Leaving aside the Havens cover, the material is consistently solid throughout. If I had to pick a highlight then, in addition to Peace Loving Man, the longest track Billy Boo The Gunman is probably the one. It’s got an infectious guitar hook that’s stutters along a little in the style of some of Page’s later work with Led Zeppelin. Godding explains how the lyrics emerged: ‘I wrote the song about the attitude of the US in general towards young people who might be activists, with the character of Billy Boo being a sort of representation of the whole thing. I was writing quite a few lyrics based on things I saw going on in the world, and that was certainly one’.

The second disc consists of recordings from live concerts. Admittedly, the quality here is bootleg level but it’s still a fascinating glimpse into their energy as a live unit. It opens with a short version of Indian Summer that was recorded at the Bilzen Festival in Belgium in August 1969. That was the same month If Only For A Moment was released so it’s a pity more of that concert didn’t survive. The remaining tracks are again from a festival in Belgium, this time at Amougies in October of the same year. It was a major event over five days with headline acts including Pink Floyd, Yes, and Ten Years After. Blossom Toes played on the third day, third on the bill behind Nice and Caravan. First up from the Amougies set is a song called Stargazer that was written by Shawn Phillips (who had contributed sitar on the Richie Havens cover mentioned earlier). It’s an anonymous jazzy piece which makes you wonder why they played it but the festival hosted a number of jazz acts too (those were the times of open musical minds!) so perhaps they were trying to play something for the jazz crowd. A ten-minute version of Peace Loving Man is next and it’s a fiercely heavy version with some good extended guitar work which is occasionally brilliant and occasionally just chaotic! Belshaw’s vocals come across so powerfully that it seems as if he’d invented the death metal growl, although I suspect it is just a reflection of the recording quality. One thing that makes the song work better than the studio version is that the chorus is suitably weighty, losing the popish feel in the studio version, and thus creating a much more coherent song.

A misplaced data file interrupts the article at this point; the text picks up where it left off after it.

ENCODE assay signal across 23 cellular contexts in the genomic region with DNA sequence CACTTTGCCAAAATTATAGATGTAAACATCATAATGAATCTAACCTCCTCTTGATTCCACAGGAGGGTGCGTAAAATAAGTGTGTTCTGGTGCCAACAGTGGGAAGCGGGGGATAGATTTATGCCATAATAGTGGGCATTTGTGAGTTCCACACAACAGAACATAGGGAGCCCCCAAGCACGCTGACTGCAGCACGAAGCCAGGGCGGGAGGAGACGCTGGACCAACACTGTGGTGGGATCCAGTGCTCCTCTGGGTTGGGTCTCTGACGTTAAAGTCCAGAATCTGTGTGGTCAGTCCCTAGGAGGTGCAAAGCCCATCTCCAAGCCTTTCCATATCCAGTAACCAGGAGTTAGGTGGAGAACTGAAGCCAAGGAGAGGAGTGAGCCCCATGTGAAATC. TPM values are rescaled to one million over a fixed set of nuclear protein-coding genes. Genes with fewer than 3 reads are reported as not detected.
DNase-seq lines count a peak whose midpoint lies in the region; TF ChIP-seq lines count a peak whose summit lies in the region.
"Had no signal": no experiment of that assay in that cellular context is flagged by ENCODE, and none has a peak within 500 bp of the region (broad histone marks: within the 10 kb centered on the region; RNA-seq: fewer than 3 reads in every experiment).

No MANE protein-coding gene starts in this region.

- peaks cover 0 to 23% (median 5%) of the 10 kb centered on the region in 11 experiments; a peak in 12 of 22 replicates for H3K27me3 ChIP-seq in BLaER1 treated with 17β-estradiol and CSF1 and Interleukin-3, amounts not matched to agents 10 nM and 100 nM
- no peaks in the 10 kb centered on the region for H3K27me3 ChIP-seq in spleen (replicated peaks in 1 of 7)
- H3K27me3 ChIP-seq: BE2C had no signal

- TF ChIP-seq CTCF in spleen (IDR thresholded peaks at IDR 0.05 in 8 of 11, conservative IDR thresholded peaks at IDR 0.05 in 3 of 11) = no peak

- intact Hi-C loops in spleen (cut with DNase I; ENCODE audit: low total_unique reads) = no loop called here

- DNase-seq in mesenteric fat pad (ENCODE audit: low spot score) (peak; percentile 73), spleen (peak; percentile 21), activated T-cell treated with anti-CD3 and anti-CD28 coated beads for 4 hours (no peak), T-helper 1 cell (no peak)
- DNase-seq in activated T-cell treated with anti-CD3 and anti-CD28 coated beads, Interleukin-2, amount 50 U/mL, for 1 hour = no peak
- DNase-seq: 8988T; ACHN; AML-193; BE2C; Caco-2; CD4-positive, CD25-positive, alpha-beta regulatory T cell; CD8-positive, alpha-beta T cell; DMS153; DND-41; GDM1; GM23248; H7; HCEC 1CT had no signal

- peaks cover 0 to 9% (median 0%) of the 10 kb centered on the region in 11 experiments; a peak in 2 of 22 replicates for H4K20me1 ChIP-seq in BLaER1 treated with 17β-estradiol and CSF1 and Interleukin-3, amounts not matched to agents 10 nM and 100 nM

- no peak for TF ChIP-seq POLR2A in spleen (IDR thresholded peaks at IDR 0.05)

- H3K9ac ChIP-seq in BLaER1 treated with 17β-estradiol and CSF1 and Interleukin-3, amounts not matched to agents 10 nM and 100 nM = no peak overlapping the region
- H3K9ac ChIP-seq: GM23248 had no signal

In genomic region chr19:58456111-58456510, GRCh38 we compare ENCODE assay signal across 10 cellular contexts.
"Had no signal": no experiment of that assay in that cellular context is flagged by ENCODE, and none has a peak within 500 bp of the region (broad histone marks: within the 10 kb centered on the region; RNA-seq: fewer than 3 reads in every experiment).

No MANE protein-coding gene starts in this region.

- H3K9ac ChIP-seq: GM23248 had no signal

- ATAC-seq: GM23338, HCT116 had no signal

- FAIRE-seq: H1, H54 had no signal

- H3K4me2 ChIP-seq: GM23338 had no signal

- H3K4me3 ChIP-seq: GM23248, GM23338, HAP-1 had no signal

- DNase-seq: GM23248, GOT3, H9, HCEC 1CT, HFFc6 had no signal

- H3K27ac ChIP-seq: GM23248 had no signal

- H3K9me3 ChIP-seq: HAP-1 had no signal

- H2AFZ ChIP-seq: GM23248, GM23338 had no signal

The band live….without Frank Zappa

The remainder of second disc consists of the lengthy three-part jam around the Ben E. King tune Groovin’. That third evening, the announcer was Frank Zappa (yes, the Frank Zappa) who came onto the stage as they were finishing their set and said he was ready to play with them. I guess that’s the sort of thing that happened in 1969! Anyway, Belshaw tells what happened next: ‘He [Zappa] said ‘here’s what I think we should do. You play this and I’ll play over it, and it will work well’. And he starts playing this wildly complex sort of guitar riff. He says ‘OK, now you play that…’ to which I’m thinking ‘Are you out of your mind? I’m exhausted here and you’re trying to get me to do that!’ So, instead we started playing an old Ben E. King number, which went on for a while as we improvised with it’’. It’s a great tale, and it must be said they made a good fist of the improvisation, however exhausted they were.

The third disc is entitled ‘Rarities & Demoes’ which neatly wraps up everything else available, even if musically it represents a bit of a mixed bag. There’s an early acoustic version of Postcard which, with all the over-sweet production eliminated, highlights the quality of the melodic writing. Perhaps of most interest are the two early versions of Peace Loving Man. The riff and verse/chorus are just about identical in both cases but there are significant changes in the instrumental sections. The second version is definitely a step up on the first and pretty much a match for the more concise version that was eventually released on If Only For A Moment. A surprise highlight is Marmalade Jam, a catchy little instrumental with delicate bluesy guitar and organ, which I assume was dedicated to their record label of the same name rather than their breakfast!

The third disc closes with an early demo of New Day which was eventually developed into an intended single (also here on disc one) that never saw the light of day. It’s a fine anthemic piece but sadly there was to be no new day to follow for the band. If Only For A Moment was a commercial flop and the last straw was a close shave with death when, returning from a gig in Bristol, the band’s car hit a patch of black ice, spun over onto its roof into the wrong lane and narrowly survived the oncoming traffic. They never even played another gig after that night. Given this album title, it’s ironic that Blossom Toes did only blossom for one single moment in 1969.

Glimpses of what we might have missed can be seen in the successful careers that all of them eventually pursued separately. Godding played with jazz/rock outfit Centipede and with French outfit Magma. Cregan played with Family and later with Rod Steward and Steve Harley. Reeves played drums for James Last and Belshaw joined up with Ronnie Lane’s Slim Chance. Sadly, both Belshaw and Reeves have since passed away, but this fine release stands as a worthy tribute to a set of very talented musicians.